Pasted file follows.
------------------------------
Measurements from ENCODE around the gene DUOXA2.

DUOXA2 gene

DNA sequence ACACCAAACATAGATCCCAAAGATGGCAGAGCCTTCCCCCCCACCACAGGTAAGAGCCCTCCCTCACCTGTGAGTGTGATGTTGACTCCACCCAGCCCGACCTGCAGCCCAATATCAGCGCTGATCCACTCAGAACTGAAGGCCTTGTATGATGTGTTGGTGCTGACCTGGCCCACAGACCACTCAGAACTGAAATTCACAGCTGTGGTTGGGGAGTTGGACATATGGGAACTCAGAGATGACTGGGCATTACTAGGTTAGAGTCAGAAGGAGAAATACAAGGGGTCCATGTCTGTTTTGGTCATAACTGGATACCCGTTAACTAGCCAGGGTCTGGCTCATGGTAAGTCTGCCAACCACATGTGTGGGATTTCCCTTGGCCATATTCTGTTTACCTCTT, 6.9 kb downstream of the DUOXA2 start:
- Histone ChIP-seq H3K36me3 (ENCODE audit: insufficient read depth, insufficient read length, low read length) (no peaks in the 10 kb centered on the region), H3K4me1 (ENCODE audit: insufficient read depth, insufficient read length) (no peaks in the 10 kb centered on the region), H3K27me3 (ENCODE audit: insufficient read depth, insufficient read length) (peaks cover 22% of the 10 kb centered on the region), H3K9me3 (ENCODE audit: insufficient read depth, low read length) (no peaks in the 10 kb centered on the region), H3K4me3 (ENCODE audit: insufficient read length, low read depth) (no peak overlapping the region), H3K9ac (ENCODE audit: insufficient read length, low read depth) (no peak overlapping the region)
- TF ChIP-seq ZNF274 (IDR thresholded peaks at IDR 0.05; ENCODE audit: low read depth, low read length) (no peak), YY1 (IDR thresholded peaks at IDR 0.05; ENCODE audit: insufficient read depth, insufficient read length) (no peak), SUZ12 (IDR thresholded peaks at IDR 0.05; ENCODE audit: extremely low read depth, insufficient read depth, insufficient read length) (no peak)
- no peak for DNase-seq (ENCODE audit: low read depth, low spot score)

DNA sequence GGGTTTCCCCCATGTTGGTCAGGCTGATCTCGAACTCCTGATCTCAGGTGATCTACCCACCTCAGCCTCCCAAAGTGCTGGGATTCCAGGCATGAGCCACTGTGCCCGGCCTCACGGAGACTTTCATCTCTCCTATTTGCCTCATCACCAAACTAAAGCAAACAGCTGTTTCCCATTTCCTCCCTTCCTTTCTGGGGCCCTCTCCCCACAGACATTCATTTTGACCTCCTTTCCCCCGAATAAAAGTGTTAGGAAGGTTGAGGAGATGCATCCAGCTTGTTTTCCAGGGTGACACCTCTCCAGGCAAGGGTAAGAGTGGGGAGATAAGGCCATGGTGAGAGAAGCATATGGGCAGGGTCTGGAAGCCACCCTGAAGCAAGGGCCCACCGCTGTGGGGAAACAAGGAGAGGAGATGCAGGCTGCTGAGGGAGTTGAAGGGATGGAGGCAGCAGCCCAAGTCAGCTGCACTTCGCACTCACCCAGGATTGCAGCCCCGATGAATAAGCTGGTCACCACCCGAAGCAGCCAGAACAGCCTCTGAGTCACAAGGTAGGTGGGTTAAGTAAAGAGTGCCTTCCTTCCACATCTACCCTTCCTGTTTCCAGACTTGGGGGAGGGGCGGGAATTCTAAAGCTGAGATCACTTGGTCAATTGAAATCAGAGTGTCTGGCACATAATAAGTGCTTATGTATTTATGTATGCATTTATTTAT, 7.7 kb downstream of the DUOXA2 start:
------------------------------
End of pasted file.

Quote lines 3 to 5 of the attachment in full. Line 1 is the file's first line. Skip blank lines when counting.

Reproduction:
DNA sequence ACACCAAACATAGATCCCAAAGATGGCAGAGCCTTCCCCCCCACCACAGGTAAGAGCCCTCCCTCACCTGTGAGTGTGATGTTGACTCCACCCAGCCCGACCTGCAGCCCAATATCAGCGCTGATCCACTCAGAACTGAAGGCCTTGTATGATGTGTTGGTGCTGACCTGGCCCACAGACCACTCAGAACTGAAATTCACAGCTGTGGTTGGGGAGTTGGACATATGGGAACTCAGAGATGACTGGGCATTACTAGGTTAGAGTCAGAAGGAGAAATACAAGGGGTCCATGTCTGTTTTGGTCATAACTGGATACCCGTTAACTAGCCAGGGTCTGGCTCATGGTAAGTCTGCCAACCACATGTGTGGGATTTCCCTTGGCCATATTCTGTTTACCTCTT, 6.9 kb downstream of the DUOXA2 start:
- Histone ChIP-seq H3K36me3 (ENCODE audit: insufficient read depth, insufficient read length, low read length) (no peaks in the 10 kb centered on the region), H3K4me1 (ENCODE audit: insufficient read depth, insufficient read length) (no peaks in the 10 kb centered on the region), H3K27me3 (ENCODE audit: insufficient read depth, insufficient read length) (peaks cover 22% of the 10 kb centered on the region), H3K9me3 (ENCODE audit: insufficient read depth, low read length) (no peaks in the 10 kb centered on the region), H3K4me3 (ENCODE audit: insufficient read length, low read depth) (no peak overlapping the region), H3K9ac (ENCODE audit: insufficient read length, low read depth) (no peak overlapping the region)
- TF ChIP-seq ZNF274 (IDR thresholded peaks at IDR 0.05; ENCODE audit: low read depth, low read length) (no peak), YY1 (IDR thresholded peaks at IDR 0.05; ENCODE audit: insufficient read depth, insufficient read length) (no peak), SUZ12 (IDR thresholded peaks at IDR 0.05; ENCODE audit: extremely low read depth, insufficient read depth, insufficient read length) (no peak)